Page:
Stephen M. Walt, a professor of international relations at Harvard University, recently wrote an interesting piece for Foreign Policy magazine about what topics are considered “taboo” among establishment foreign-policy wonks—a group that includes Walt himself as a member. The article is equally compelling for what it says as for what it implies about Walt, as an example of the class of elite opinion-makers he addresses.
Walt takes up the topic by articulating the “Ten Commandments for Ambitious Foreign Policy Wonks”—the ironclad laws about what they can and can’t say, if they want to ascend the foreign-policy hierarchy to a senior fellowship at the Brookings Institution or a position in the State Department.
To take two examples, consider first the fourth commandment:
#4: Thou Shalt Not Question the Desirability of American Primacy. For over half a century, a core principle of American grand strategy has been to retain what the Truman administration called a “preponderance of power” in America’s favor. Scholars have sometimes debated whether “primacy matters,” but nobody ever runs for President promising to “make America Number Two,” and nobody who wants to rise in the foreign policy establishment should ever suggest that maybe the United States might be better off if it weren’t so dominant. (I happen to like U.S. primacy myself, but I wish the topic got debated a bit more often).
Note how Walt feels compelled to indicate he favors U.S. primacy and how poorly he articulates the opposing, “taboo” view. Surely the point is not whether anyone thinks America should be “number two” or whether America “might be better off if it weren’t so dominant.” Rather, the concern is whether someone can be critical at all about American primacy and still have a foreign-policy career.
Here’s the ninth commandment:
#9: Thou Shalt Not Question the Right of the United States to Intervene in Other Countries. Foreign policy elites in the United States routinely declare that the United States is committed to international law and is a principled supporter of the UN Charter, and we are quick to condemn most other countries when they use force in violation of these principles. But the United States has a long record of using military force against countries or regimes that it opposes, and voices challenging this basic principle tend to be few and far-between. So when the Bush administration was mobilizing the country for war with Iraq, only a handful of people objected on the grounds that the war was simply illegal. Instead, liberal inteventionists came up with elaborate legal and moral justifications for it. If you do take issue with this idea, you’ll probably get labeled an idealistic leftwinger and your career prospects will correspondingly diminish. Of course, a realist like me isn’t surprised when great powers don’t feel especially bound by the fine points of international law, but I do wish we were less hypocritical about it.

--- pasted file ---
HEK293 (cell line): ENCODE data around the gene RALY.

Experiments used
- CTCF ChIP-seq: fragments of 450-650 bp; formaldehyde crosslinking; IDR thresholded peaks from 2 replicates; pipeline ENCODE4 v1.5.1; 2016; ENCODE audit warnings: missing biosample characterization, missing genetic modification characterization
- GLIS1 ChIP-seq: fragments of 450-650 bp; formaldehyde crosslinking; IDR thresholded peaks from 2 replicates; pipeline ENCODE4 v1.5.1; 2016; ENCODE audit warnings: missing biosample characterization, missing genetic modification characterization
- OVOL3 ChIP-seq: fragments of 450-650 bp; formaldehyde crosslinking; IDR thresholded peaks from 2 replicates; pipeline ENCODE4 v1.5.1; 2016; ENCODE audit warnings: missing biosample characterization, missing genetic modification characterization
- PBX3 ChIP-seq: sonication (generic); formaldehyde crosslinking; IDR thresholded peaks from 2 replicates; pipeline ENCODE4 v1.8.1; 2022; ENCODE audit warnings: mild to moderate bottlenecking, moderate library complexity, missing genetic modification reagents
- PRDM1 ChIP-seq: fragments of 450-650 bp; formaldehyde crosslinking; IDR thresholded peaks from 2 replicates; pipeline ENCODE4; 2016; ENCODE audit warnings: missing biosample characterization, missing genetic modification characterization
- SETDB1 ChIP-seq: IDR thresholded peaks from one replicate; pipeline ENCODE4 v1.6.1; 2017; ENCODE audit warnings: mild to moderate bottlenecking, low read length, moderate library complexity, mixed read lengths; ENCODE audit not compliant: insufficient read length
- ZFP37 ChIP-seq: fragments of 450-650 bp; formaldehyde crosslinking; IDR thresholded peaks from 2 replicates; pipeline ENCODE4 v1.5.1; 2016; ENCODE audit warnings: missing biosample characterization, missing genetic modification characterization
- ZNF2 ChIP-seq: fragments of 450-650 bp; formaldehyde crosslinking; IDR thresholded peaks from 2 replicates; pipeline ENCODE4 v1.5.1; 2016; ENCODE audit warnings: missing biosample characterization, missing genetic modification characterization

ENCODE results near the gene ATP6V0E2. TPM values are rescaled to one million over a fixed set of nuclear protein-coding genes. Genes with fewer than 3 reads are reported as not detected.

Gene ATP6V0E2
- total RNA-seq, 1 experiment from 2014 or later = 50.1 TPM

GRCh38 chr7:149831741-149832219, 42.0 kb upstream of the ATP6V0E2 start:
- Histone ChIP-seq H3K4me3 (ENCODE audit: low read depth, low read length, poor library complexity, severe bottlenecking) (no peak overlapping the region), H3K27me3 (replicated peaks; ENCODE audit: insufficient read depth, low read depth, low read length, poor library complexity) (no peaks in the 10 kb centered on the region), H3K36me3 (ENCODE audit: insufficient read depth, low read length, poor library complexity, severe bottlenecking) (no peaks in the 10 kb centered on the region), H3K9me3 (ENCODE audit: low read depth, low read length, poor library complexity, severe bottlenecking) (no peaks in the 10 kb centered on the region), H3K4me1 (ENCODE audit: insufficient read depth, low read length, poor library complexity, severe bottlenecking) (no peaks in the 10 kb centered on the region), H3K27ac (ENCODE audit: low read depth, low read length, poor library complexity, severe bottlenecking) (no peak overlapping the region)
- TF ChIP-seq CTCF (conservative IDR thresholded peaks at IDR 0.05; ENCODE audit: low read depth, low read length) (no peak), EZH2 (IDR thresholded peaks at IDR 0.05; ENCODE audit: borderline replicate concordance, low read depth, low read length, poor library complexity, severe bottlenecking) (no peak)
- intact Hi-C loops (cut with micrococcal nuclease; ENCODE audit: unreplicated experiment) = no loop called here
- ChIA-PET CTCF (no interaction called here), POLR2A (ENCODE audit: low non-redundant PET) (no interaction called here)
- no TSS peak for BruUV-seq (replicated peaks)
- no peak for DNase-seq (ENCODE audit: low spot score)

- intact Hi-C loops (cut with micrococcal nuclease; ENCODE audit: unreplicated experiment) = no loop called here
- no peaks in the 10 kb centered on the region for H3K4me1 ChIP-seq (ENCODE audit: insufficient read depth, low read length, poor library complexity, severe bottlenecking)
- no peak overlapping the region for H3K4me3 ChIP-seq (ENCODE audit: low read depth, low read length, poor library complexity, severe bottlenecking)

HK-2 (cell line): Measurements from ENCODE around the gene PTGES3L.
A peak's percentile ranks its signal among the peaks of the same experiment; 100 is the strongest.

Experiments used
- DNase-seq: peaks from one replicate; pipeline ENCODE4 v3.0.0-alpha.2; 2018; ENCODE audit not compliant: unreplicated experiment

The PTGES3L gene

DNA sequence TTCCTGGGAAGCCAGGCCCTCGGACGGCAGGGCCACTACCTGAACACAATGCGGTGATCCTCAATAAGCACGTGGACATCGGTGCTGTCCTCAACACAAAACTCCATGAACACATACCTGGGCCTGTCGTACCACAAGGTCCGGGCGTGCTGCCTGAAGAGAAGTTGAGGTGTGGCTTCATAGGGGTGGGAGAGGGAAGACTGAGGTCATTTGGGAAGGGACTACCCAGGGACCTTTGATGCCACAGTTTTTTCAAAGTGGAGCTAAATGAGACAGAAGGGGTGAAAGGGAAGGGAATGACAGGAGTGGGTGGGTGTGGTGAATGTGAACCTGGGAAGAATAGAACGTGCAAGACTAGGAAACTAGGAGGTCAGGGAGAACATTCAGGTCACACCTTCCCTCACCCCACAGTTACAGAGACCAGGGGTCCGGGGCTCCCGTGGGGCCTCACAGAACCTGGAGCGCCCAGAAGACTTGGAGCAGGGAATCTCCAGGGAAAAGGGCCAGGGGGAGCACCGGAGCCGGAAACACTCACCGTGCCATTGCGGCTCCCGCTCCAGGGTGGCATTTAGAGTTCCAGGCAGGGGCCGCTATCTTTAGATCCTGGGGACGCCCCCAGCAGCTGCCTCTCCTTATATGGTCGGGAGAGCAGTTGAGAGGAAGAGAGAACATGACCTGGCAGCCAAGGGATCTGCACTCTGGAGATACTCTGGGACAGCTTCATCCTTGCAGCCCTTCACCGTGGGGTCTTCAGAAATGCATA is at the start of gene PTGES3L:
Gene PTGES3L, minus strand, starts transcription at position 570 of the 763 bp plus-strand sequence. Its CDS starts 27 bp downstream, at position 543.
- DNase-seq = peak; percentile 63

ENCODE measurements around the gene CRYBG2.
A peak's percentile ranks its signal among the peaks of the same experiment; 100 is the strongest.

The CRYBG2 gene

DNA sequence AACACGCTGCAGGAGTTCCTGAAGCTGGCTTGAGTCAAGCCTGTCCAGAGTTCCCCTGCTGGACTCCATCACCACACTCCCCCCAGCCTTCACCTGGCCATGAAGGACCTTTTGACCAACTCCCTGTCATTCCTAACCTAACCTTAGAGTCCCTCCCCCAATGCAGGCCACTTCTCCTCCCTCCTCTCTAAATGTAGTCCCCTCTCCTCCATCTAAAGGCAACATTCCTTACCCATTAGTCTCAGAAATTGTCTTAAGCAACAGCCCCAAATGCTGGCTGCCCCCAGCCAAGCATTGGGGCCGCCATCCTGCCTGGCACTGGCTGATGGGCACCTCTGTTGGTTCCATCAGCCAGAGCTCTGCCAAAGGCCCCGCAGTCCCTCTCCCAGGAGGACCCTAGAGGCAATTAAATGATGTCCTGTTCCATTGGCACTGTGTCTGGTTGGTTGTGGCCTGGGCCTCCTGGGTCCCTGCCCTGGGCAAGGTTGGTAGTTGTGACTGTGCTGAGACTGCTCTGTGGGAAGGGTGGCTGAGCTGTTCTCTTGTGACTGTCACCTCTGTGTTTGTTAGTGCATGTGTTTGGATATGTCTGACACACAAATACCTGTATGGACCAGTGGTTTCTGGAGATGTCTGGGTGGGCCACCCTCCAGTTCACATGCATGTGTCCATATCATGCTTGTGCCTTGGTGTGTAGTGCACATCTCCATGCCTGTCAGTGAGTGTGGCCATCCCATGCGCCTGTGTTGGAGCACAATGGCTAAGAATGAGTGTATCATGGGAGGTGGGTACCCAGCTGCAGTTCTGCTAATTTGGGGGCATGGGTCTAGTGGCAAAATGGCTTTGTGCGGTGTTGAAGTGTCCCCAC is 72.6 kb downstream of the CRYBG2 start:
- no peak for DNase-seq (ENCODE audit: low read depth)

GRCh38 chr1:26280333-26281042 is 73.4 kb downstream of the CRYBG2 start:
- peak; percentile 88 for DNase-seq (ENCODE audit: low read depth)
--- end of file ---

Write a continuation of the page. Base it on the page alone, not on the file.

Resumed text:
Walt again feels the need to note that he’s a “realist” on this topic (defined here, or perhaps more aptly here)—i.e. he’s a loyal member of the foreign-policy establishment. He just wishes his colleagues were more open about their view that international law means little to them.
Of course, if you are truly a thorough-going realist, like Saint Henry (Kissinger), hypocrisy about international law should be embraced, not rejected, if it furthers American power. Moreover, the public rejection of such hypocrisy by America’s leading foreign-policy experts can be useful as well: Foreigners will appreciate their refreshingly honest candor and be more apt to trust them the next time they lie or dissemble. As the eighth commandment has it, all foreign-policy professionals honestly, truly, absolutely care about human rights and democracy.
Walt concludes the piece by remarking how bucking establishment views can actually benefit one’s career. He cites Obama’s rise to the presidency after rejecting the Iraq war—a project favored by a majority of the foreign-policy establishment—as his prime example. Of course, he ignores the fact that those who supported that unnecessary, costly, and reckless project didn’t see their careers harmed by that endorsement. Peter Beinart, for example, continued to ascend, to a senior fellowship at the Council on Foreign Relations.
It’s also worth noting that Obama made his dramatic antiwar speech as an Illinois state senator, not a U.S. senator, and his position didn’t prevent him from voting to continue funding the war or supporting military escalations elsewhere (Afghanistan) when he became a national figure. Obama is hardly representative of foreign-policy radicalism.
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